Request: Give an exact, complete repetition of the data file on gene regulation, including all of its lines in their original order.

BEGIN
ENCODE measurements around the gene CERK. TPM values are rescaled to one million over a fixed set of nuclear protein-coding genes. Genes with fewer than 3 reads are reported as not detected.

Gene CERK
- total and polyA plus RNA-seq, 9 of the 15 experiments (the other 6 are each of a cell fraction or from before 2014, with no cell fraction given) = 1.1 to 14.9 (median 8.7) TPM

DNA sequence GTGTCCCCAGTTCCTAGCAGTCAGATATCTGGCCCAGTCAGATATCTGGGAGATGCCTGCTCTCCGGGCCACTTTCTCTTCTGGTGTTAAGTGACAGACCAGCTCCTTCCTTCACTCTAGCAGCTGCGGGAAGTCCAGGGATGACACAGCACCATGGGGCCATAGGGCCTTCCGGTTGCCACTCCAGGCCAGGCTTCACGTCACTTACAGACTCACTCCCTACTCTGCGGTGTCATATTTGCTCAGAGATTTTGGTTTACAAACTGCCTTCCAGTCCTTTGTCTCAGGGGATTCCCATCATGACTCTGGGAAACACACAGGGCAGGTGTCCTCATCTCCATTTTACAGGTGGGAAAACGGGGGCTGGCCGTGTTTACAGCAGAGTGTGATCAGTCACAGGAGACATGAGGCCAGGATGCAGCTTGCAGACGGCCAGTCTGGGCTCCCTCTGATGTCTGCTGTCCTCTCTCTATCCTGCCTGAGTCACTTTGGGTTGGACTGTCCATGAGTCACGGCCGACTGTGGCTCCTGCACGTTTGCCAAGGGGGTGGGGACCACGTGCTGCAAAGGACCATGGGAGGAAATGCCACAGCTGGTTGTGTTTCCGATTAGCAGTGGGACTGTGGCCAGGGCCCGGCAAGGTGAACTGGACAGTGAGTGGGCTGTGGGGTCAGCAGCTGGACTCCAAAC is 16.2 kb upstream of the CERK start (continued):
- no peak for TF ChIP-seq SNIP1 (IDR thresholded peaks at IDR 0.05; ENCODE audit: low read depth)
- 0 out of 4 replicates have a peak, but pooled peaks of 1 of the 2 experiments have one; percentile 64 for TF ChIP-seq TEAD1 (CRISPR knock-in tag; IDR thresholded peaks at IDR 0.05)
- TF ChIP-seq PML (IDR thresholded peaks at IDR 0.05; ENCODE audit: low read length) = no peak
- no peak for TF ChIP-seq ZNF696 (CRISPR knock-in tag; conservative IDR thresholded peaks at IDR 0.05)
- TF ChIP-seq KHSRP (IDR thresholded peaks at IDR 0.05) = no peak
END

ENCODE measurements around the gene CERK. TPM values are rescaled to one million over a fixed set of nuclear protein-coding genes. Genes with fewer than 3 reads are reported as not detected.

Gene CERK
- total and polyA plus RNA-seq, 9 of the 15 experiments (the other 6 are each of a cell fraction or from before 2014, with no cell fraction given) = 1.1 to 14.9 (median 8.7) TPM

DNA sequence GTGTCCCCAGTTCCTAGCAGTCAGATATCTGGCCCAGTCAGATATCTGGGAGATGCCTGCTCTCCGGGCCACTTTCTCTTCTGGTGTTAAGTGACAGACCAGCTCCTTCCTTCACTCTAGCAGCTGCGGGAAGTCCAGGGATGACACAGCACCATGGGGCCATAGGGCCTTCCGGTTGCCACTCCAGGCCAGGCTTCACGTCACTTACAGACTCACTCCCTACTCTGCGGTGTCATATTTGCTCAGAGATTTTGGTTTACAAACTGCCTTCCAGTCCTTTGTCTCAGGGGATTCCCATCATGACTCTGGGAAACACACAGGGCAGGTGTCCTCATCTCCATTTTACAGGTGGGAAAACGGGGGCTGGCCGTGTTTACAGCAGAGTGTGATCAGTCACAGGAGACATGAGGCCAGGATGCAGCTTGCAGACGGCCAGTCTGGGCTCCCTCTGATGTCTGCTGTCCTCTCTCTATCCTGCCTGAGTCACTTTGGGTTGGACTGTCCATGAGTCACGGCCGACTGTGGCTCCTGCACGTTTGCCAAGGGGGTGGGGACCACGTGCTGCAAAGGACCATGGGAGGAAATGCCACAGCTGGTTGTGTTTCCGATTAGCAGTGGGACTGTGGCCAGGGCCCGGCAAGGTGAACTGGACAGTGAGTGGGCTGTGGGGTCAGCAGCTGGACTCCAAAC is 16.2 kb upstream of the CERK start (continued):
- no peak for TF ChIP-seq SNIP1 (IDR thresholded peaks at IDR 0.05; ENCODE audit: low read depth)
- 0 out of 4 replicates have a peak, but pooled peaks of 1 of the 2 experiments have one; percentile 64 for TF ChIP-seq TEAD1 (CRISPR knock-in tag; IDR thresholded peaks at IDR 0.05)
- TF ChIP-seq PML (IDR thresholded peaks at IDR 0.05; ENCODE audit: low read length) = no peak
- no peak for TF ChIP-seq ZNF696 (CRISPR knock-in tag; conservative IDR thresholded peaks at IDR 0.05)
- TF ChIP-seq KHSRP (IDR thresholded peaks at IDR 0.05) = no peak